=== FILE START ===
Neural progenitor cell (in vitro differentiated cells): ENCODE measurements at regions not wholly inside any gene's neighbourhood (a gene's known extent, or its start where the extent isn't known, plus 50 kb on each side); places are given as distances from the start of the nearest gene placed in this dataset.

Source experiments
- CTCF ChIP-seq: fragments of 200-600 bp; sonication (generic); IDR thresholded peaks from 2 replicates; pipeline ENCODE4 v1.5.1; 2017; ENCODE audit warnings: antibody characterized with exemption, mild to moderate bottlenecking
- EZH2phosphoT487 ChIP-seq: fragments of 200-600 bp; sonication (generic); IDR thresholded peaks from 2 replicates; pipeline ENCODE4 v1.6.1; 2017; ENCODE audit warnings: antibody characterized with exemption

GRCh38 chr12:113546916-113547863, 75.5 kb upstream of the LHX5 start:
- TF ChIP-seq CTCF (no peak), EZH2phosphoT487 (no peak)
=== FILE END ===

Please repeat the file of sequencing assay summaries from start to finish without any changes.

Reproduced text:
Neural progenitor cell (in vitro differentiated cells): ENCODE measurements at regions not wholly inside any gene's neighbourhood (a gene's known extent, or its start where the extent isn't known, plus 50 kb on each side); places are given as distances from the start of the nearest gene placed in this dataset.

Source experiments
- CTCF ChIP-seq: fragments of 200-600 bp; sonication (generic); IDR thresholded peaks from 2 replicates; pipeline ENCODE4 v1.5.1; 2017; ENCODE audit warnings: antibody characterized with exemption, mild to moderate bottlenecking
- EZH2phosphoT487 ChIP-seq: fragments of 200-600 bp; sonication (generic); IDR thresholded peaks from 2 replicates; pipeline ENCODE4 v1.6.1; 2017; ENCODE audit warnings: antibody characterized with exemption

GRCh38 chr12:113546916-113547863, 75.5 kb upstream of the LHX5 start:
- TF ChIP-seq CTCF (no peak), EZH2phosphoT487 (no peak)